Trenches, where the soon-to-be-buried wire will keep rats and other critters from digging into the coop.
Nearly everyone I mention the future chickens to has one thing to say: “I want to buy your eggs!” Seriously, it’s becoming pretty well known how horrible store-bought eggs are (even so called “free-range” or “organic” eggs. Usually all that means is that instead of the laying hens being penned in wire cages the size of a sheet of paper, they’re given “free-range” in a barn. Packed together so tightly that they can hardly move, much less find any grass or bugs to eat. Cannibalism and deaths are rampant. Today’s “frankenstein chicken” is genetically bred so that it grows up from chick to hen so quickly that its bones can’t keep up. These chickens often can’t stand without the serious risk of snapping their bones. It’s wrong, and really sad. No wonder there’s no taste comparison between those eggs and eggs raised the right way.
Contrast that to this (and these are actually chickens rescued from a factory):
Here’s another of the breeds we are getting: the Easter Egger.
Here’s a chick (the Easter Egger is the one hamming it up for the camera!)
And, given their name, you might not be surprised to learn the color of their eggs. Yes, these hens do lay blue or green eggs!
I just barely have room for two more roses in my garden; heirloom roses of course, because I have very little use for modern roses. They aren’t cold hardy, they get diseases, they too often sacrifice “perfect” shape for scent. I’d rather have a true old-fashioned rose shape, and a scent that can fill a garden, than a rose version of an anorexic blond supermodel. 🙂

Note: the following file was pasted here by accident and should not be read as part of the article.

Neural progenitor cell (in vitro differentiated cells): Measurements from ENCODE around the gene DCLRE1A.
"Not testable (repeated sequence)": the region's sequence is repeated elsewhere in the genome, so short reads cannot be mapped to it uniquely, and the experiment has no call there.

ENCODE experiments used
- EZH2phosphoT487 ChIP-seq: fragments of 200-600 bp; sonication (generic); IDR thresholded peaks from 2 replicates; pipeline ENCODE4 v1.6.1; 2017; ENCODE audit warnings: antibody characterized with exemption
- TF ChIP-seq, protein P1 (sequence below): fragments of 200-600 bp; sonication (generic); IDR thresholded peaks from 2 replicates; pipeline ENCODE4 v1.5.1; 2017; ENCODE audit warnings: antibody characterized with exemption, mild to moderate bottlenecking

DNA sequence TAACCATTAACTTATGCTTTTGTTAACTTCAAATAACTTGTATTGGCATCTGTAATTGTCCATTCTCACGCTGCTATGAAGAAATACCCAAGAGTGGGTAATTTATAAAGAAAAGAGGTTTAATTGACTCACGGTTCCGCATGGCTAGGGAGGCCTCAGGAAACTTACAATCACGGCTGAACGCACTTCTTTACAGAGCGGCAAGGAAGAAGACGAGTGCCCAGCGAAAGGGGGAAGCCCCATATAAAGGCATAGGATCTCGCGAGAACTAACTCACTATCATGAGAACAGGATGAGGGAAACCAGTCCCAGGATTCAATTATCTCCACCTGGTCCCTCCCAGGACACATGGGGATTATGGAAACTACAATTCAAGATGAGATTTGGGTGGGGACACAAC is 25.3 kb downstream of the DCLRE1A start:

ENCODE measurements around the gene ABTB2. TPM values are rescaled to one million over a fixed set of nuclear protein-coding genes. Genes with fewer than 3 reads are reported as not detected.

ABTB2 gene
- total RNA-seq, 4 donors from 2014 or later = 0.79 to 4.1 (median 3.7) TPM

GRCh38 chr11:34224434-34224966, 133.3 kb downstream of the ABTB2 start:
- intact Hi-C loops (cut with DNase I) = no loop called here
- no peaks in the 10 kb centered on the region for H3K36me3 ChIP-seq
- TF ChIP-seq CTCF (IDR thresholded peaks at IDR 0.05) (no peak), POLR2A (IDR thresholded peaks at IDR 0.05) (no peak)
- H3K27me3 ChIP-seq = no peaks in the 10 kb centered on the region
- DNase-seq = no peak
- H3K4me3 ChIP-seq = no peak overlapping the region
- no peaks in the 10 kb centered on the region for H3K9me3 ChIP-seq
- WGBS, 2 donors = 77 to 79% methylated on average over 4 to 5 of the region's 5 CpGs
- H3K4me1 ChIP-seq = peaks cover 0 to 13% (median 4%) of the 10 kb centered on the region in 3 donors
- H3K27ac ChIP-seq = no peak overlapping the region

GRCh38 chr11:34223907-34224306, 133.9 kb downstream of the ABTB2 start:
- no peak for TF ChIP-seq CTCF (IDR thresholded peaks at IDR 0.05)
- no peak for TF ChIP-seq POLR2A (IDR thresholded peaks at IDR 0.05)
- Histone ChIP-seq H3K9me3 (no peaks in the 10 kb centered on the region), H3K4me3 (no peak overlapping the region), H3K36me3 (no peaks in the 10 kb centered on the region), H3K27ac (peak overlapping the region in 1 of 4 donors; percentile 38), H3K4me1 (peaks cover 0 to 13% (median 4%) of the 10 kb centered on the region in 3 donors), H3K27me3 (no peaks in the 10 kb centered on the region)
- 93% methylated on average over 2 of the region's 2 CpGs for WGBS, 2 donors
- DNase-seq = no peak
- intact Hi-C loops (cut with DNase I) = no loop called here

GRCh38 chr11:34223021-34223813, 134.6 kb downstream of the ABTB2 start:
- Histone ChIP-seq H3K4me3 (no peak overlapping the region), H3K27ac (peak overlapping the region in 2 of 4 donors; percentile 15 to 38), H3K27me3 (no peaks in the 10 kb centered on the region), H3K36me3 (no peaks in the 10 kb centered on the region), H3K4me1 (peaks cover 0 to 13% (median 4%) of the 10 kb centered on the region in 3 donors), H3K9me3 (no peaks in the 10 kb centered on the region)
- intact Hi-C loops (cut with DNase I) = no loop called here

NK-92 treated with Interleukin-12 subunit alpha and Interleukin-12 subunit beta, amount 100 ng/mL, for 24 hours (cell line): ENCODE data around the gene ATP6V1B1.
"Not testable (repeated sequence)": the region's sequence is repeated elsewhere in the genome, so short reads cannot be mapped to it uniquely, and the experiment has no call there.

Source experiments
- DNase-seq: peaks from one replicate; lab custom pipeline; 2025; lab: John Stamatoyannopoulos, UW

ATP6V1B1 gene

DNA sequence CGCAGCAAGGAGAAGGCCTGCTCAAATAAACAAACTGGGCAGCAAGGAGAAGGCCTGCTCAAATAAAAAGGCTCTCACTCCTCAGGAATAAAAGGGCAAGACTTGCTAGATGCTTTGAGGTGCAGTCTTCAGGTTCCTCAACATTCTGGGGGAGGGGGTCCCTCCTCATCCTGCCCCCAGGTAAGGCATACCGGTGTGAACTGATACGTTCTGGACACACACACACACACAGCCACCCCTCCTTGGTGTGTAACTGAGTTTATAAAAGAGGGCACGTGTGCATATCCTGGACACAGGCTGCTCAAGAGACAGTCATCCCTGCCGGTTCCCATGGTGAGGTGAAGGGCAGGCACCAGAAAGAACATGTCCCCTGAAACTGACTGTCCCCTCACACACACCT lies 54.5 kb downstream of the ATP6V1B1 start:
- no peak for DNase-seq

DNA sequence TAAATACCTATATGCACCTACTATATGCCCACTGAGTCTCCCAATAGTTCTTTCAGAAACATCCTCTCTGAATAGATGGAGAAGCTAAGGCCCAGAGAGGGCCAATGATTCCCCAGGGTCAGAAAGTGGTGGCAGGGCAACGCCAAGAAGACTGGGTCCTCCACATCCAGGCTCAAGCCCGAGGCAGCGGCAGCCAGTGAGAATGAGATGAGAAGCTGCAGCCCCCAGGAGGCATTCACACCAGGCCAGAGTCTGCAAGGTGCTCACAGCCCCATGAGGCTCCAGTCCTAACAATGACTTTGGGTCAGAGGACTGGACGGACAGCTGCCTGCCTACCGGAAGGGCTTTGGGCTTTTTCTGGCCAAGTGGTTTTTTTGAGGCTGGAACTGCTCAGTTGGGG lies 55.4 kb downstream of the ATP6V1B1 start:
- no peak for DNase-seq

So this year I scoured the internet (and I mean scoured – no one seems to sell this rose!) until I found a nursery that sells “Leda”. She’s a damask rose, originating in England around 1827, and here’s what my rose book says:
“At first the buds are a deep black-red, but they open to full white flowers whose individual petals are delicately caressed with a filigree of fire red, giving the blooms a hand-painted look.” (Taken from ‘100 Old Roses for the American Garden’, by Clair G. Martin)
My second rose is one called “Mme Zoetman’s”. I needed more white roses in my garden (I’ve only got one “Wild Spice”), so I was on the lookout for an old-fashioned white. The internet says:
“A Damask rose from 1830. Scented like sandalwood, this rose inspires like the loveliest, most desirable layered-up, creamy, silk organza (hue of the flower is described above) with buds that appear modeled at the tips of young, tightly held petals in antique aubergine covered mostly in cream. The newest, just opening, buds are almost lime green.”
Library patrons can be interesting people. A lady checking out her books started a totally random conversation with me by asking if I knew why Rome fell. Before I could answer, she told me. Apparently the rich people all started drinking too much wine and eating lots of cheese (she was very obsessed with their eating of cheese!). They were so busy eating cheese that they didn’t have any time to run the country, so the poor people had to do it. “And that left no one in charge with any brains!”
Me (still considering cheese’s unexpected role in Rome’s downfall): “Um….”
Her (walking away and suddenly realizing what she’d said): “Not that I mean poor people aren’t smart! They are…they’re….” At a loss for words, she quick-walks out the door, clutching her books.